Monday, May 20, 2013
Ike and Tina: A 20-Gallon Love Story
This is Ike and Tina.
I'm pretty sure they're inbred.
They came from the same tank of baby zebra-striped angelfish. Then they grew up, paired up, and started spawning like crazed cichlids in heat. (I had to take the third angelfish back to the store because they were beating on him so relentlessly.)
They raised one batch of fry, which was an epic adventure for me and my roommate. Since then, they still spawned constantly, but they've been careful to eat all the eggs. I guess one round of parenting was enough for them.
They survived the Great Tank Leak of '08, lived in a bathtub for two days afterward (and somehow didn't die from the soap scum, which is a minor miracle in itself), and then did a three-week tour of duty in a plastic goldfish bowl while I glued and re-glued the seams of their swanky glass penthouse.
Anyway, last month, Tina started swimming in weird loops. Usually that's a sign of a swim bladder problem, so I consulted the experts and tried what I could: shelled peas, epsom salts, antibiotics, you name it. Nothing worked. I figure she's got a tumor of some kind pressing on her swim bladder, or else (more likely) she's full of eggs she can't lay.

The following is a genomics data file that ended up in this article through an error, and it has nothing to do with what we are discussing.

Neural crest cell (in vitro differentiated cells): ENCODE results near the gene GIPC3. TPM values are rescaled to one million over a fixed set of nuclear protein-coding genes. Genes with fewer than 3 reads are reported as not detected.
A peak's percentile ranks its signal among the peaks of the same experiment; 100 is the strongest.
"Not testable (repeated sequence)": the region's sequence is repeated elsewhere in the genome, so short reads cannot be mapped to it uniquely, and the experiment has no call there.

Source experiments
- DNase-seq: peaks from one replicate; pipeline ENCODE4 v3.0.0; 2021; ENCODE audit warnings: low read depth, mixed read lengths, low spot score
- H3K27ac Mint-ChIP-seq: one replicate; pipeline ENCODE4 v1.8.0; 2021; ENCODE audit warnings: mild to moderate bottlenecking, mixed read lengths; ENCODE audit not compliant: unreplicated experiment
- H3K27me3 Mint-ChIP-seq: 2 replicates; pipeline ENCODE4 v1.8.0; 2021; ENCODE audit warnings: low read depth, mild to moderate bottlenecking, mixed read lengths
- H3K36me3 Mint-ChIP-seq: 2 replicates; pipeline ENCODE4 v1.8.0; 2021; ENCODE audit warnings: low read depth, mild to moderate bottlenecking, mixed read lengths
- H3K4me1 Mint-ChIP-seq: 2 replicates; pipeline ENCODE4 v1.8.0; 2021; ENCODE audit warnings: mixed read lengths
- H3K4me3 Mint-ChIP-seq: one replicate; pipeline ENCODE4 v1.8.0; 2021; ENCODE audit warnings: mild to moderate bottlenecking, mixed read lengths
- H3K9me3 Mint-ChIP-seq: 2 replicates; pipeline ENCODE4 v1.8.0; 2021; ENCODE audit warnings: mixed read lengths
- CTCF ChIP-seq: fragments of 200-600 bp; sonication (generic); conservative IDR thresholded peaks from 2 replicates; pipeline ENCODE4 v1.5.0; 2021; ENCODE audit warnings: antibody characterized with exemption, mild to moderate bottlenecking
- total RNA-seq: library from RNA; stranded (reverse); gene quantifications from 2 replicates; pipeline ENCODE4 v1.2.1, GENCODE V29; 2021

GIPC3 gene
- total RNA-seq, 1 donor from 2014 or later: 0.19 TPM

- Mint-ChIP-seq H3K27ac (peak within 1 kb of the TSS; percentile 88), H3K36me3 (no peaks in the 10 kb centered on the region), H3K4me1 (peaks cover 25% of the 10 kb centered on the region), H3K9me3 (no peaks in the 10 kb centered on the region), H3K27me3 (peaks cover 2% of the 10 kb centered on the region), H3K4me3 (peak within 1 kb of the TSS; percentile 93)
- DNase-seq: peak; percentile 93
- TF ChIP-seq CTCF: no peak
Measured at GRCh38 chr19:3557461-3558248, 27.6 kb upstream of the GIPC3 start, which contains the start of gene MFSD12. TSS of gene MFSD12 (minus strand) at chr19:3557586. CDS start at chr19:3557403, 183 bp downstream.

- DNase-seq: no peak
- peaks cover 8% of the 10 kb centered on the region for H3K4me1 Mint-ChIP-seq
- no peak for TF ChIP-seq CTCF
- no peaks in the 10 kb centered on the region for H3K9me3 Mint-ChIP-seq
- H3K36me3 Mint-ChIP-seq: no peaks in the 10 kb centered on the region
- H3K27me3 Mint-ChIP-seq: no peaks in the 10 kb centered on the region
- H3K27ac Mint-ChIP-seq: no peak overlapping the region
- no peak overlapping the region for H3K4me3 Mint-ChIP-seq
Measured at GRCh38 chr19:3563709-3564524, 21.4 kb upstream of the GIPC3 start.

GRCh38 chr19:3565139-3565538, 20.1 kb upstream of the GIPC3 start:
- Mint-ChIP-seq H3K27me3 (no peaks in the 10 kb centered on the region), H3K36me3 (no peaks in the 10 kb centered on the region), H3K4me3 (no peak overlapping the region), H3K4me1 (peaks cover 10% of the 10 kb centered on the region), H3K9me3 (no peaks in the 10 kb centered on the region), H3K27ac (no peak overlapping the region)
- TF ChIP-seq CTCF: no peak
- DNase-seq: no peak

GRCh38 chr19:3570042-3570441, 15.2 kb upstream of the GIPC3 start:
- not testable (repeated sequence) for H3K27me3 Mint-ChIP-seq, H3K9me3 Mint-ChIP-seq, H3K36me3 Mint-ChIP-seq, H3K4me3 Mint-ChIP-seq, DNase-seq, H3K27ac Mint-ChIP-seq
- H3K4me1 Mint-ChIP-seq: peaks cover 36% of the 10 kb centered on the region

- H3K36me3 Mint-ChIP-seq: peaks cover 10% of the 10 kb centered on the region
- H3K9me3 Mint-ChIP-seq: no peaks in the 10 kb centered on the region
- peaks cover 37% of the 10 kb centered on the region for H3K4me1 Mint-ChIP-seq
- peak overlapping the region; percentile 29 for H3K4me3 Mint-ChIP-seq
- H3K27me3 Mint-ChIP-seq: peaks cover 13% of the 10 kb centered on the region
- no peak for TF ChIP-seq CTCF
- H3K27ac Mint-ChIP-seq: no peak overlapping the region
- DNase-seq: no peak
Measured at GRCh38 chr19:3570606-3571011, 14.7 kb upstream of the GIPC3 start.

This weekend, she started crashing out on the bottom of the tank - still getting up to eat (oh my God, does she eat), but then falling back to the bottom, totally knackered. At this point, she's been sick for a month, and she's only getting worse. So I figure it's time.
As I write this, Tina is drifting off to sleep in a vodka cocktail (tank water, clove oil, and a splash of Smirnoff. Tears optional.) And although I'm even more sad than I thought I would be, the thought I keep coming back to is this:
We love our cats and dogs (and horses and ferrets and chinchillas) because they're great little buddies. We play together. We have lovey times. We're friends in the truest sense of the word.
That's not really true with fish. To them, I am merely the Great Shadowy Force that causes food to appear in the Holy Purple Floaty Ring. But Ike and Tina didn't need a human person in order to live big, amazing lives. Growing up, parenthood, a bona-fide love-triangle, danger and hardship and adventure on the bathtub seas... and here at the very end of it, Ike poking Tina relentlessly to try to get her to swim again.
In a way, it is immensely comforting to know that there are dramas and epic stories unfolding all around us, ones that don't need our attention, much less our intervention, to play out in grand form. And sometimes I think all we really to do is learn how to notice them.
--We still have to name them...
--You wanna name all of 'em, right now? All right. We'll name this half Marlin Jr., and then this half Coral Jr. Okay, we're done.